By Dr Stephanie Fabri, Economist and Lecturer at the University of Malta
What started as a pre-electoral pledge and resulted in a referendum in 2016 on whether Britain should leave the European Union ended in an actual departure from the Union with a Brexit deal being brokered in the last days of 2020.
Companies and consumers alike are already experiencing this new reality with stock delays, additional paperwork, and restriction in online shopping being some of the first symptoms. The financial services sector has also not been spared this changing reality.
The United Kingdom (UK)-European Union (EU) relationship is now governed by a Trade and Cooperation Agreement (TCA) which does very little to replace the previously applicable financial services framework and is virtually silent on cross-border cooperation for financial services firms. Whilst the UK has, in the meantime, adopted the Temporary Permissions Regime, the same cannot be said for UK firms passporting their operations to the rest of the EU/EEA since no similar arrangement has been adopted by the EU.
Going forward, the alternative route to licensing remains the Equivalence Arrangements, which is a system used to grant domestic market access to foreign firms in certain areas of financial services. It is based on the principle that the countries where such firms are based have regimes which are ‘equivalent’ in outcome. The EU utilizes the equivalence tool to grant beneficial access to firms which are domiciled in third countries. Historically, the EU takes a very technical and granular approach in such assessments and is always mindful of regulatory divergence. In fact, the EU has already expressed concern about the UK’s plans for its future regulatory framework and the degree of divergence from the EU regulatory regime. Moreover, the EU also stated that equivalence will only be granted by the Commission where it is in the EU’s interest. How equivalence arrangements will be resolved for the UK is widely unknown, and no specific timelines have been communicated in this respect.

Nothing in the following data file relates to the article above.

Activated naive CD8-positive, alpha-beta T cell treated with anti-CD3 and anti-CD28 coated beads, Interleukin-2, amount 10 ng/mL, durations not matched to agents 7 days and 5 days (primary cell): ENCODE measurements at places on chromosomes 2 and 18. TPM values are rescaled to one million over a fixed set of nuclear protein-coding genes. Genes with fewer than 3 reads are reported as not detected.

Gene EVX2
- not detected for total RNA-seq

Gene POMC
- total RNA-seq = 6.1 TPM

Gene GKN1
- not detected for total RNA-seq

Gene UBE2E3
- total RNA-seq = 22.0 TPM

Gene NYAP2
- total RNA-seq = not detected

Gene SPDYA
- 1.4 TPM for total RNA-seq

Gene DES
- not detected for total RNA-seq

This opens up opportunities for the Maltese financial sector to reap. However, we need to ensure that the ecosystem is working and in place. Malta remains an attractive jurisdiction for various services including funds, insurance, and financial institutions. We need to ensure that the banking sector is responsive to such market opportunities and the regulator is also emphasising the need for corporate service providers and advisors to be vigilant in their dealings as they are ultimately the first line of defence.
Malta has a strong financial services cluster as well as a unique relationship with the UK, which is rooted in shared history, culture, and, more importantly in the business world, language. Our hybrid legal system, with strong elements of common law, is also an attractive feature for UK-based firms to consider plans.
Opportunities exist, however, as a country we need to be nimble, agile, and responsive to ensure that these materialise.